Other sports also struggle with this issue. In December, Rajon Rondo was suspended for a string of gay slurs aimed at NBA referee Bill Kennedy. Rondo apologized and Kennedy announced in a statement that he's gay. In the past, Kobe Bryant and Joakim Noah have been fined for using similar expletives.
As for Michael Sam, he seems surprised at the attention his own story has received.
"The reason why I came out is I thought it wasn't going to be a big deal," Sam told the The Fort Worth Star-Telegram.
"Maybe I was naive," Sam continued. "Maybe I thought it was 2014, and people will understand that there's gay NFL players. There's gay athletes everywhere. But I was clearly wrong. It was a huge deal."
It was a big deal and I believe it remains one today, right along with some of the louder issues that the NFL is facing, including concussions and domestic violence.
I grew up near Boston, so I root for the New England Patriots. I can tell you all about the Ideal Gas Law because I pretty much have a PhD in Deflategate, but I can't tell you when the NFL will welcome more gay players, including its first gay superstar. Hopefully soon.
As a straight man, it was daunting for me to create a gay character and tell what is essentially a gay love story. But it's always daunting for me to create a character in any story I write, regardless of their sexual orientation.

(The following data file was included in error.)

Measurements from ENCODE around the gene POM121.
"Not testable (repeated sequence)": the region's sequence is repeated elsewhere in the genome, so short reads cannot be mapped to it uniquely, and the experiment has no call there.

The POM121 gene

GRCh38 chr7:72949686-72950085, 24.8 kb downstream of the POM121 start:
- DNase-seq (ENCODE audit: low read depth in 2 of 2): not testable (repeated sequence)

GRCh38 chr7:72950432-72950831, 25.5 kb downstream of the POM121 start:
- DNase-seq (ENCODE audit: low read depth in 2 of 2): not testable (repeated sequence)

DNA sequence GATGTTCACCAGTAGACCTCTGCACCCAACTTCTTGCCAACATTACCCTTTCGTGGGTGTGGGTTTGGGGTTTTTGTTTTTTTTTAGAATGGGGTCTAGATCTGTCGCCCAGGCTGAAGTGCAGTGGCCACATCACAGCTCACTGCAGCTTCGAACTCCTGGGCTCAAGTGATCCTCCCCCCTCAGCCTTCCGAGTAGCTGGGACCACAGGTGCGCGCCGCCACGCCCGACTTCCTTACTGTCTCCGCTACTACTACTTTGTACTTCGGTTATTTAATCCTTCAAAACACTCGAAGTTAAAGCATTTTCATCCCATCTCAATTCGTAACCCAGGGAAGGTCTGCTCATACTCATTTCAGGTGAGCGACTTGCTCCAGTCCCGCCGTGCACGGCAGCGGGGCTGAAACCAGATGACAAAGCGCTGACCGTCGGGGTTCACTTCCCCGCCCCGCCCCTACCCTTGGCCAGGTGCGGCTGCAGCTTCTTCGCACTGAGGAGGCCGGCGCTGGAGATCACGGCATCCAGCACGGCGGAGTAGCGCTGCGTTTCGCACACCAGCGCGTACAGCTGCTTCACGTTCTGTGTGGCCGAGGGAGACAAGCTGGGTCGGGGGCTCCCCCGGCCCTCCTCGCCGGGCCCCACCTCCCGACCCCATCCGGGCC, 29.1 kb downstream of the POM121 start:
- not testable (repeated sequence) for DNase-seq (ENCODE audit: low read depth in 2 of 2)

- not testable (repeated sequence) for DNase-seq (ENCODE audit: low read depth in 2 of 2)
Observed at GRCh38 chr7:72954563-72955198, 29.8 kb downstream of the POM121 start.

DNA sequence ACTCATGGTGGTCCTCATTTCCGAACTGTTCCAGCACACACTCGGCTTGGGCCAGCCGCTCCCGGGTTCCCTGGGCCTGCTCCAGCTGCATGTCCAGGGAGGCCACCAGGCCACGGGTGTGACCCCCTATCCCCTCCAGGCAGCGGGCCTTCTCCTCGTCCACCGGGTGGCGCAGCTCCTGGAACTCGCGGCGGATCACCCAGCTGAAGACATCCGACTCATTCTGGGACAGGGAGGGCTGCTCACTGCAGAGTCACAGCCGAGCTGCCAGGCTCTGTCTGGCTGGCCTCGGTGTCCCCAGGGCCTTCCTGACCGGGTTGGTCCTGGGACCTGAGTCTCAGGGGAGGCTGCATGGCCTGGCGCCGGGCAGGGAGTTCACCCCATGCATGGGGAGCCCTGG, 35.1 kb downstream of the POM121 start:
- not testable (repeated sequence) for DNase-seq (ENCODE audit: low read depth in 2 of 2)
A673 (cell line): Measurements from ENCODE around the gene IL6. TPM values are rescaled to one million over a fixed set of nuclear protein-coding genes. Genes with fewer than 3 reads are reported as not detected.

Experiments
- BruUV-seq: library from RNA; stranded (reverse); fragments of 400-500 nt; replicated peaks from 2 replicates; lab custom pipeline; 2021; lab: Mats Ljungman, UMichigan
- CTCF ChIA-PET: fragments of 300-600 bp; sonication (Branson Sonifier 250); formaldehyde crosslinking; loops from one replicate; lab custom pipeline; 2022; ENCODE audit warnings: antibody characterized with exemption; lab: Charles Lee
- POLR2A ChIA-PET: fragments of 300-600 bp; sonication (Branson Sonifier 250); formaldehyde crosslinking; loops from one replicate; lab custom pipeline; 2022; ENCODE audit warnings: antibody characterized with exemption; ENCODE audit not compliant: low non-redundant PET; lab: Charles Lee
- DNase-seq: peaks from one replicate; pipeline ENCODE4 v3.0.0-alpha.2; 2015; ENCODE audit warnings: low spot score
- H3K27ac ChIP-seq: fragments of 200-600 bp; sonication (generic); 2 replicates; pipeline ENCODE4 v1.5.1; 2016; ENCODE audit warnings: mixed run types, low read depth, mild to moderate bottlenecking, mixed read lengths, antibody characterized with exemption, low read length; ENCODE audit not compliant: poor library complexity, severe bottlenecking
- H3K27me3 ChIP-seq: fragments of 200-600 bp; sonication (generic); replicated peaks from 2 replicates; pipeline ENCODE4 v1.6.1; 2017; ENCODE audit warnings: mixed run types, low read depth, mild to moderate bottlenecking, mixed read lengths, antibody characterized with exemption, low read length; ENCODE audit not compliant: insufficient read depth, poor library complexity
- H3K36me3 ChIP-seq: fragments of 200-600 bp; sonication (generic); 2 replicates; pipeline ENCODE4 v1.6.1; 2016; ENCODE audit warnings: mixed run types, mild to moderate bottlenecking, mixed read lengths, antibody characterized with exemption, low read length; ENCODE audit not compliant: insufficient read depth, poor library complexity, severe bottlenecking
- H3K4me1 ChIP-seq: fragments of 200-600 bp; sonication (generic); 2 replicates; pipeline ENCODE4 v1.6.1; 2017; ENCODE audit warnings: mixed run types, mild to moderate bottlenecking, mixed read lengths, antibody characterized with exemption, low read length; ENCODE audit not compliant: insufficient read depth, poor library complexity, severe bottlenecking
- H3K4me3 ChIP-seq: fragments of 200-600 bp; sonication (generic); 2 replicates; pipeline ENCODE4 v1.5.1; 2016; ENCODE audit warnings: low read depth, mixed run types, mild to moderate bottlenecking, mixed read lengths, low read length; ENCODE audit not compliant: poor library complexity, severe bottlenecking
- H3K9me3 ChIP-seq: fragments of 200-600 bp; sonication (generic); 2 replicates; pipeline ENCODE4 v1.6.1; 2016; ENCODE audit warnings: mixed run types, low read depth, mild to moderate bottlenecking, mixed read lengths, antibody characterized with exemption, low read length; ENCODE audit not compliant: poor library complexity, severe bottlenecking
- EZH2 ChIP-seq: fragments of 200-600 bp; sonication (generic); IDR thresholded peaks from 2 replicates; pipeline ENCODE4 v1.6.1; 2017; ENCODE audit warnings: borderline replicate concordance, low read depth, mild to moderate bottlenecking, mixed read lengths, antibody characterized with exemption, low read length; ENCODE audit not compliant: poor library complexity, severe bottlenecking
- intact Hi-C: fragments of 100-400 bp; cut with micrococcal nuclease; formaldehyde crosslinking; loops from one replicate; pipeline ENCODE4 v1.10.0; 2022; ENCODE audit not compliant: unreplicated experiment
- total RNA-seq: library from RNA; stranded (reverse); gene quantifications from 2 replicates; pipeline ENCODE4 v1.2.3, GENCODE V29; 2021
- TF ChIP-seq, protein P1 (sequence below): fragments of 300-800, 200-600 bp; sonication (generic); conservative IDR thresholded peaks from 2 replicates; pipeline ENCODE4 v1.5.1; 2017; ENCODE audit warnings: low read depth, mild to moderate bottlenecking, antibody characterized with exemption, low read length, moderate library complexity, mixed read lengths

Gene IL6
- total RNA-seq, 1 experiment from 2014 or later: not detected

As a writer, I hope to capture the humanity in all of my characters, characters who in most cases are ordinary people who find themselves in extraordinary situations.
Kind of like the closeted NFL player who, according to some simple math, will find himself taking the field on Super Bowl Sunday: just an ordinary guy in an extraordinary situation.
Chris Kyle is a co-writer of JODY, which is available on Season 2 of The Black List Table Reads and iTunes. Co-written by Jason Wilborn, JODY stars Matt Barr, Constance Zimmer, Ashley Greene, Ed Quinn, Aimee Teegarden, Carter Hastings, Emily Osment, JR Lemon, Michael Dempsey, and Jonathan Goldstein. The narrator is Cooper Thornton. Poster design by Benjamin Finkel. Hosted by Franklin Leonard.